Count Four charges defendant with illegally searching and seizing $12,000 cash and other items from Liberato Grocery. Jose Liberato, owner of Liberato Grocery, testified that in December 1989 two INS agents and two uniformed police officers visited his store. Tr. 751. He described defendant and his partner, Stafford Williams. Defendant told the witness that he had information that illegal aliens worked at the grocery. Defendant ordered the door locked and began questioning customers about their immigration status. Tr. 753-54. Then, Mr. Liberato testified, defendant told him he wanted to discuss something confidential with him in his basement office. He then asked the witness to open his safe: "he insisted, that I had to open it. Because there . . . was documentation there, that he was interested in. . . . And I told him that he must understand that I was not going to keep illegal aliens in the safe." Tr. 754-58. As soon as the safe was opened, defendant took $12,000 out of the safe. Tr. 759-60. Mr. Liberato testified that he never gave permission for this search. Tr. 759.

Miguel Batista, an employee of Liberato's, testified to the unconsented search of the store itself: that they searched the meat department, where he worked, the cash registers and the customers. He testified that they locked the doors while they searched. Tr. 866-69.

Count Six charges defendant with illegally searching and seizing items at Nurys Travel Service. Nurys Brito, owner of Nurys Travel Service, testified that on January 17, 1990 three immigration officers arrived at her office and asked whether illegal aliens worked there. Tr. 972-73. She testified that the agents searched her files without her permission. Tr. 975-77. She said that she signed the consent form after the search was conducted but did not read the form. Tr. 983-83. She testified: "He told me that it was my address, and he said to sign it, to show that they had been there to investigate." Tr. 984.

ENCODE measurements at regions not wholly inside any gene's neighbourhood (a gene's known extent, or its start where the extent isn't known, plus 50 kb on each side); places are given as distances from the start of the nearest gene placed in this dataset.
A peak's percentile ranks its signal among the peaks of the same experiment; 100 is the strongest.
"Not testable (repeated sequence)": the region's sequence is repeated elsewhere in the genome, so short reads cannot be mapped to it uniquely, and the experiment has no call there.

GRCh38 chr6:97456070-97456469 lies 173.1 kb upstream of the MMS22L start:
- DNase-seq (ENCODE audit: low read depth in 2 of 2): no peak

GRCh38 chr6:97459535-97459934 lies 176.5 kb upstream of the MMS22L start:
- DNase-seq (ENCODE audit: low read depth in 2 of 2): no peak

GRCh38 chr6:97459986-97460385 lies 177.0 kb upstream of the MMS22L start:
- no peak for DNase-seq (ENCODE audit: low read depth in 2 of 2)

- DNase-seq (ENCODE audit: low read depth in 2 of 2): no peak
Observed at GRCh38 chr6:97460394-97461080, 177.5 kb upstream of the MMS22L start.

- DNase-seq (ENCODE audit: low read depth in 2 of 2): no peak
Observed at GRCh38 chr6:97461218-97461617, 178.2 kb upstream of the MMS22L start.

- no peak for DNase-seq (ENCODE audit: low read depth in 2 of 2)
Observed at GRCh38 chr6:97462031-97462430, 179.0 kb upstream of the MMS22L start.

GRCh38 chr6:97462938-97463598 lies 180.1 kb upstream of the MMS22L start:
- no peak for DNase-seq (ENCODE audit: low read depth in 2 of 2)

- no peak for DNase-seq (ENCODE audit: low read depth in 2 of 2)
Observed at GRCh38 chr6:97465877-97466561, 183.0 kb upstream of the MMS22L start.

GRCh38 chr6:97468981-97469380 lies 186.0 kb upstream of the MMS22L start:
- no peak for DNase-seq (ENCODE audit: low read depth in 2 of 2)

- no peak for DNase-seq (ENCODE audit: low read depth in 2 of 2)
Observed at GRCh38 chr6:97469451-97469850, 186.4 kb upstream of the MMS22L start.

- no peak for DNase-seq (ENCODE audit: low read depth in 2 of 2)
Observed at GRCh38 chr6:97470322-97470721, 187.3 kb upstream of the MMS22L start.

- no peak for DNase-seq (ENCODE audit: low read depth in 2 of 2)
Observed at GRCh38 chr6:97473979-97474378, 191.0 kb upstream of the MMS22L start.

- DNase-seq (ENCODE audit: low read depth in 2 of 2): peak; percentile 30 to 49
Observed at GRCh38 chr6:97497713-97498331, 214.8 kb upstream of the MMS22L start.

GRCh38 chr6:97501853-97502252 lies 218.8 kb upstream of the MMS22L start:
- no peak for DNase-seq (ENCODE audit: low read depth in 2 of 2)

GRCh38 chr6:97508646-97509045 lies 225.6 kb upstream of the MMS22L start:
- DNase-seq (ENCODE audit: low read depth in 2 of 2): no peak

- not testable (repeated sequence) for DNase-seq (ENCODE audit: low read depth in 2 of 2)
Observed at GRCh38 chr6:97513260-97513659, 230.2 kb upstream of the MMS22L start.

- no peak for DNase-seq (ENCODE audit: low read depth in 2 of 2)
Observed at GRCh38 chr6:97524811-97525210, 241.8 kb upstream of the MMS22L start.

Count Eight charges defendant with illegally searching and seizing $6,000 cash and other items from St. Nicholas Auto Parts. Rene Suarez, owner of St. Nicholas Auto Parts, testified that two agents entered the business and told him they "had a complaint that . . . someone working there . . . was here illegally." Tr. 1174. At that point, an employee ran toward the back of the store and the agents ordered everyone to stand in the middle of the store while they searched them. Tr. 1174-77. They then searched drawers, boxes, and behind the counters while telling Suarez they were looking for illegal aliens. Tr. 1177. Suarez testified that the agents neither requested nor obtained permission to search. Tr. 1178, 1189. Suarez also testified that defendant took approximately $2500 from a metal box in which he held his daily sales revenue. He said there were no gambling slips in this box. Tr. 1179. While he stood in the middle of the store, Suarez testified, defendant took everything from his pockets including his wallet which contained $4,000; Occhipinti returned his belongings. Tr. 1180-81. Mr. Occhipinti had instructed Suarez to unlock the office where he searched him again and took his belongings. After he took the money, Suarez testified, Occhipinti told him he could claim it later. He then took the witness to the 34th precinct in handcuffs, although he was told that he was not under arrest. Afterward, Suarez testified, defendant "wrote on the paper everything that had happened at the place. He asked me to sign. And then he said that I could go." Tr. 1181-84. Another witness corroborated Mr. Suarez's account of the searches. Tr. 1251-54.